In June I wrote this one: Medical Marijuana, and so with an Australian boy having faced a Bali court, it is perhaps now timely to once again reflect on this issue, and while empathy with the boy is certainly warranted it also poses the question: what happens to someone in Australia caught with a similar small amount of cannabis.
The most recent data comes from the Australian Crime Commission’s annual illicit drug report for 2010 which provides that there were 57,170 arrests of adults and minors for cannabis possession, being over 1,000 people a week.
To be specific, this is not trafficking and not supply, but possession for personal consumption only.
When compared with countries such as Indonesia and a number of other countries in our region, a significant proportion of these people are likely to receive as a penalty a caution, a fine or diversion into education or treatment.
However, as the stats prove if a person is indigenous, then it is more likely they will join the ranks of those charged and brought before the court system. A conviction for any criminal offence can have lifelong consequences. For example, try obtaining employment with a ”drug conviction” where applications have a requirement about drugs use and criminal convictions, or try travelling to the US and a number of other countries if you have a drug record. This is no matter how minor the offence or how long ago it occurred.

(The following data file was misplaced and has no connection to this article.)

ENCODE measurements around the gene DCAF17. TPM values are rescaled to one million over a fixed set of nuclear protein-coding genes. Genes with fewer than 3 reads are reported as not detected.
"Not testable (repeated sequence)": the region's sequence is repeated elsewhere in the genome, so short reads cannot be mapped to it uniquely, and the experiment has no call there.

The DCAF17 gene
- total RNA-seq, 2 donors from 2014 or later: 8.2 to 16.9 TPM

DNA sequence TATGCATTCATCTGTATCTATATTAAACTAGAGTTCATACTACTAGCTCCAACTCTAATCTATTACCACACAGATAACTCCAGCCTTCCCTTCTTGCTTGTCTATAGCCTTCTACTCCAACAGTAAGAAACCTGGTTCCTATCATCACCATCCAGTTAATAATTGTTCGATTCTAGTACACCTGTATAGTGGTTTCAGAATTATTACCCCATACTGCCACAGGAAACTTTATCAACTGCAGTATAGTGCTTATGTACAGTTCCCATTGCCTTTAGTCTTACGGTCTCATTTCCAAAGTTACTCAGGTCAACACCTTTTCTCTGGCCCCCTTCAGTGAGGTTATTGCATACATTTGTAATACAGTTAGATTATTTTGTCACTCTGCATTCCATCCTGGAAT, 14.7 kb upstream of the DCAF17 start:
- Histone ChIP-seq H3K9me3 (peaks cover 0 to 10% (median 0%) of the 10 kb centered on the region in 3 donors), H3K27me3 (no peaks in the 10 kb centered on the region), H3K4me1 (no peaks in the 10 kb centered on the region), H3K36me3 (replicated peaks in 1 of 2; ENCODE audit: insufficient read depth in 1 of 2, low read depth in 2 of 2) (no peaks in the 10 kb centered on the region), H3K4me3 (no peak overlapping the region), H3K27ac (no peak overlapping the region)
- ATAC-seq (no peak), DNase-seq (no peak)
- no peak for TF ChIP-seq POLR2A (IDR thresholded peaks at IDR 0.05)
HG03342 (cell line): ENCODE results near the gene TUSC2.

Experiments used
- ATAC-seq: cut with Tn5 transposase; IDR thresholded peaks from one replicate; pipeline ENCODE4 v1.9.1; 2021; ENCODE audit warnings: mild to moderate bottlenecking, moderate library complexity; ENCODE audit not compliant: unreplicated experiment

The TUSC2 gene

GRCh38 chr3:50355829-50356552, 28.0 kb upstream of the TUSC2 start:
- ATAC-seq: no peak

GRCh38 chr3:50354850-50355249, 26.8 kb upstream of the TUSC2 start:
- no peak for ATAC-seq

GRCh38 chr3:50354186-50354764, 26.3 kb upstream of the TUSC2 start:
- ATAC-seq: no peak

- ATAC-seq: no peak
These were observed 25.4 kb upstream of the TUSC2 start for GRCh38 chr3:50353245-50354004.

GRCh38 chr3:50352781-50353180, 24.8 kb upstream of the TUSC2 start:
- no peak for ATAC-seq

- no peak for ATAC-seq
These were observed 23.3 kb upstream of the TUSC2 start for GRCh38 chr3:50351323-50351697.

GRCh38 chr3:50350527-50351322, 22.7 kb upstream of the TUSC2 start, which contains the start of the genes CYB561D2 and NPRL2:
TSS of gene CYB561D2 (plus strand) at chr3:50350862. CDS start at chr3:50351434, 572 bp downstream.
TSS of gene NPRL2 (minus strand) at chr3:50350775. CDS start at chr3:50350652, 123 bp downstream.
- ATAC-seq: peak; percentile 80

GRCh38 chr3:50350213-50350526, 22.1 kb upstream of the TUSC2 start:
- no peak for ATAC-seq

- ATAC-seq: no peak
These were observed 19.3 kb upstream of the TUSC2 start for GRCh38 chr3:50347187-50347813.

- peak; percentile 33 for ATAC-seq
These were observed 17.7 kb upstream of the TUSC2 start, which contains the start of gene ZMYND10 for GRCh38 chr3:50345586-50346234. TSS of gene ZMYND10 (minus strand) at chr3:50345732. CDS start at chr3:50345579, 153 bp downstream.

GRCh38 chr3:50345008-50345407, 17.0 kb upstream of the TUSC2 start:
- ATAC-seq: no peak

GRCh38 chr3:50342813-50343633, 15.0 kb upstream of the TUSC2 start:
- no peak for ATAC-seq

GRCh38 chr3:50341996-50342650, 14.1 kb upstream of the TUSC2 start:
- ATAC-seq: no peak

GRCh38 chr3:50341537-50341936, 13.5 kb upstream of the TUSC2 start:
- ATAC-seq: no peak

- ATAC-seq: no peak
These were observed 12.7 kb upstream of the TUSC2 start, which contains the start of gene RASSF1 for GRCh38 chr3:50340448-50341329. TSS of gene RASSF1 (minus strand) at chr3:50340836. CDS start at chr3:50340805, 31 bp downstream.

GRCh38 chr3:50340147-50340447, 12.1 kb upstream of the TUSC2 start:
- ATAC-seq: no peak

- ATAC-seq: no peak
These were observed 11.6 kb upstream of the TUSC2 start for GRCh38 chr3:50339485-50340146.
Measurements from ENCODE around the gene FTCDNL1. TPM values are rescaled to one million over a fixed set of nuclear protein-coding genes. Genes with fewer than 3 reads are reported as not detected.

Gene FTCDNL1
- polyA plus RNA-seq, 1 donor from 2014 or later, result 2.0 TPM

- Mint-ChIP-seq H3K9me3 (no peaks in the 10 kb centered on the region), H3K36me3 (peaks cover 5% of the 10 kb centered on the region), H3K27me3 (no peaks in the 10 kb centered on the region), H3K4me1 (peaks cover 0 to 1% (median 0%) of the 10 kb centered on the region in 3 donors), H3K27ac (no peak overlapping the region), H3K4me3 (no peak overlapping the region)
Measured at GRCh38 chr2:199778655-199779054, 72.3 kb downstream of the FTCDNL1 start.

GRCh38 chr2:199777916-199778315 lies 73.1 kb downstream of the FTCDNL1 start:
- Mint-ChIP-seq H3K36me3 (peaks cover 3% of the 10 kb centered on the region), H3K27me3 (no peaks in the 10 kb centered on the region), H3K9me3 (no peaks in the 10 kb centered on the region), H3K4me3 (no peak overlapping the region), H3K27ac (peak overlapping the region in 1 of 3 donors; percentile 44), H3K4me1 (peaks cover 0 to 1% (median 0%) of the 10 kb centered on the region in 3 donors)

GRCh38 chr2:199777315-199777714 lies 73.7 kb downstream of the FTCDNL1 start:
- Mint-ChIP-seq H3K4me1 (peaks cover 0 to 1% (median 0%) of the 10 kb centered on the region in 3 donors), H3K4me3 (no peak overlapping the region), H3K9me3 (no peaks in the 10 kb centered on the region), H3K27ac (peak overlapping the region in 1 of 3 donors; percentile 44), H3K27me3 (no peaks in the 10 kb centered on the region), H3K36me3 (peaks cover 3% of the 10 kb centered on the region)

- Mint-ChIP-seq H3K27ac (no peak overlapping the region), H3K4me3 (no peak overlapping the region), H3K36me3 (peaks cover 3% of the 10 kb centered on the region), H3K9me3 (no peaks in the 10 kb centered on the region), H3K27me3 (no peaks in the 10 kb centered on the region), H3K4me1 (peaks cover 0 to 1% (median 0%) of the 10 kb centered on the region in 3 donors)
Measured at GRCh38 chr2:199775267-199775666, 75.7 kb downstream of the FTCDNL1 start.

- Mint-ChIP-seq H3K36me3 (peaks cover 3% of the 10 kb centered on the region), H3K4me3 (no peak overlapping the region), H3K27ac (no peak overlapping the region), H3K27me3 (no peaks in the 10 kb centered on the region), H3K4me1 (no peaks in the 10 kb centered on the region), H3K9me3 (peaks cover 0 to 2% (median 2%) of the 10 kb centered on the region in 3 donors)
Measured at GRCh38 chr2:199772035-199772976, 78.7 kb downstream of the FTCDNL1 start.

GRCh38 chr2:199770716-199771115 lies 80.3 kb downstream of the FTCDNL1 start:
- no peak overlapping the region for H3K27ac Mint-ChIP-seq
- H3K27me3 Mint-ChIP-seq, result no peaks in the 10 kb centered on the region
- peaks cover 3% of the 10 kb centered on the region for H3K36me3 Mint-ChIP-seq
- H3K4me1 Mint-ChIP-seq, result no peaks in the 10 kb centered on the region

Yet the mainstream media would constantly call for harsher penalties, to come down tough on… and an example comes from WA premier praises tougher drug penalties
Perth would be absolute mayhem without West Australian Police Minister Rob Johnson’s hardline approach to illegal drugs, Premier Colin Barnett says.
The premier was defending Mr Johnson after claims the government’s tough new penalties for possessing cannabis will have no impact on the use of the drug in the community.
From August 1 harsher penalties for possessing, growing or selling cannabis would replace what Mr Johnson labelled the “relaxed, soft drug laws” of the previous Labor government.
Under the new laws, people will face heftier fines and possible jail for possessing 10 grams of cannabis.
Simplistic solutions to complex problems. Throw young people into jail and especially young Indigenous people, appease public demands whipped up by the frenetic bleatings of people who have absolutely no idea of the consequences often lifelong consequences of ‘coming down hard on’, something which is almost always a victimless crime.
If you want to see the consequences of ‘coming down hard on’ means in real life, then I would suggest: visit Bali.